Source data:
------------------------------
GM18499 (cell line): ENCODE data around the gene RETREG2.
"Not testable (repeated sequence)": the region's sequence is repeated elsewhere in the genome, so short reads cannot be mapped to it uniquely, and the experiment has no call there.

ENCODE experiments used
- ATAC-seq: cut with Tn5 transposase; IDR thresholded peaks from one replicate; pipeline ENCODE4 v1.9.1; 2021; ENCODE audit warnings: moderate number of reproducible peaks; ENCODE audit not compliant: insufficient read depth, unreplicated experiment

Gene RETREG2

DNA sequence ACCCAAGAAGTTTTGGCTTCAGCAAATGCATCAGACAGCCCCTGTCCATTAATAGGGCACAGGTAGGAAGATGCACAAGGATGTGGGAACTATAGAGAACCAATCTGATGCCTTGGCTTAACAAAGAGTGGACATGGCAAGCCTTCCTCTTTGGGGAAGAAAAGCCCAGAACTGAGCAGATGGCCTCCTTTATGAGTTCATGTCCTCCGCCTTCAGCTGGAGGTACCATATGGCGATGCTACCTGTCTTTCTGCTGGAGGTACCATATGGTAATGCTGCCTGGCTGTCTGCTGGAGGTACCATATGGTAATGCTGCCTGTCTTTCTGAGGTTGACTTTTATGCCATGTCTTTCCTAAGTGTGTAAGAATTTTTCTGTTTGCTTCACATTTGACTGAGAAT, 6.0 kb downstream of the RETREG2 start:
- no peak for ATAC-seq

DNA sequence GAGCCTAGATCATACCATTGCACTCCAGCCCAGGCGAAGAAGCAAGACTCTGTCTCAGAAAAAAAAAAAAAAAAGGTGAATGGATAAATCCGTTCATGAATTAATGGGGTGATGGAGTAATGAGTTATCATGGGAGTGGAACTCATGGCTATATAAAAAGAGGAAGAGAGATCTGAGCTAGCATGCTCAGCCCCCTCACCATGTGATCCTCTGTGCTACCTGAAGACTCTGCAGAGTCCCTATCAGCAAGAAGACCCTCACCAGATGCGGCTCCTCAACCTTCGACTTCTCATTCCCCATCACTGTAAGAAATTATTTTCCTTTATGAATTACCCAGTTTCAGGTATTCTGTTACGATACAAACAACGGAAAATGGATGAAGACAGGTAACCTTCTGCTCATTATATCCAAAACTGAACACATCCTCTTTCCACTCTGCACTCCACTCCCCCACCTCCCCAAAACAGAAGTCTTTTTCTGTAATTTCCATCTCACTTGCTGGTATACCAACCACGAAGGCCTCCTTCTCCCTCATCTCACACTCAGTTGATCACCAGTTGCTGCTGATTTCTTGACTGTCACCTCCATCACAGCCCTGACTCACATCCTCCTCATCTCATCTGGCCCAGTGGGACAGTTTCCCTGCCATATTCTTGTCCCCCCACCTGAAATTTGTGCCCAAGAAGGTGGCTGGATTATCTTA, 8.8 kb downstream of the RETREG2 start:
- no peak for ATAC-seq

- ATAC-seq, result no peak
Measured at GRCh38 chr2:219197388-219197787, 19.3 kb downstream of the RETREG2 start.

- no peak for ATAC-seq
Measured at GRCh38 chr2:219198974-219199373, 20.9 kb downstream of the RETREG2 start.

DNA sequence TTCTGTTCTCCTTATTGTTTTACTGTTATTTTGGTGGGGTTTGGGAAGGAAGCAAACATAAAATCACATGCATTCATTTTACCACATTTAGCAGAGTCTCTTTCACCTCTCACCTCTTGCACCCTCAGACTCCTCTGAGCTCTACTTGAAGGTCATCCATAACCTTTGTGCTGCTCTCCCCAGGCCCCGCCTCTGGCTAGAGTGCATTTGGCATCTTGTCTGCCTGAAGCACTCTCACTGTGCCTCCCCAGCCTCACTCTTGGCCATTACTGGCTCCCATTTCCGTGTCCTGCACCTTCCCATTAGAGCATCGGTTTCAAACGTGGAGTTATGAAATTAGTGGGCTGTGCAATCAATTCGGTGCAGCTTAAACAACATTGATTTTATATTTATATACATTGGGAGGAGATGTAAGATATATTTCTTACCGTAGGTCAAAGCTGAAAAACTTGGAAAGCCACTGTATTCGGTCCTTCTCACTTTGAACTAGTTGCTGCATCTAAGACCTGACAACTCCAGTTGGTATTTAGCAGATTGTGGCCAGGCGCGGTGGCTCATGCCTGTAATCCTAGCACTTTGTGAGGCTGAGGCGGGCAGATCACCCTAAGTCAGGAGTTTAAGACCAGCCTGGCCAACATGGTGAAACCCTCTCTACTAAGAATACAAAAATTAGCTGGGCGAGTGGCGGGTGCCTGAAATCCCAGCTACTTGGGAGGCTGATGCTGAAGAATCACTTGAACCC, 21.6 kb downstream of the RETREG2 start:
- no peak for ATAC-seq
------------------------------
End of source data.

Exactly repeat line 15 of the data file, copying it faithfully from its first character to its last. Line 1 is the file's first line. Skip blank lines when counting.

- no peak for ATAC-seq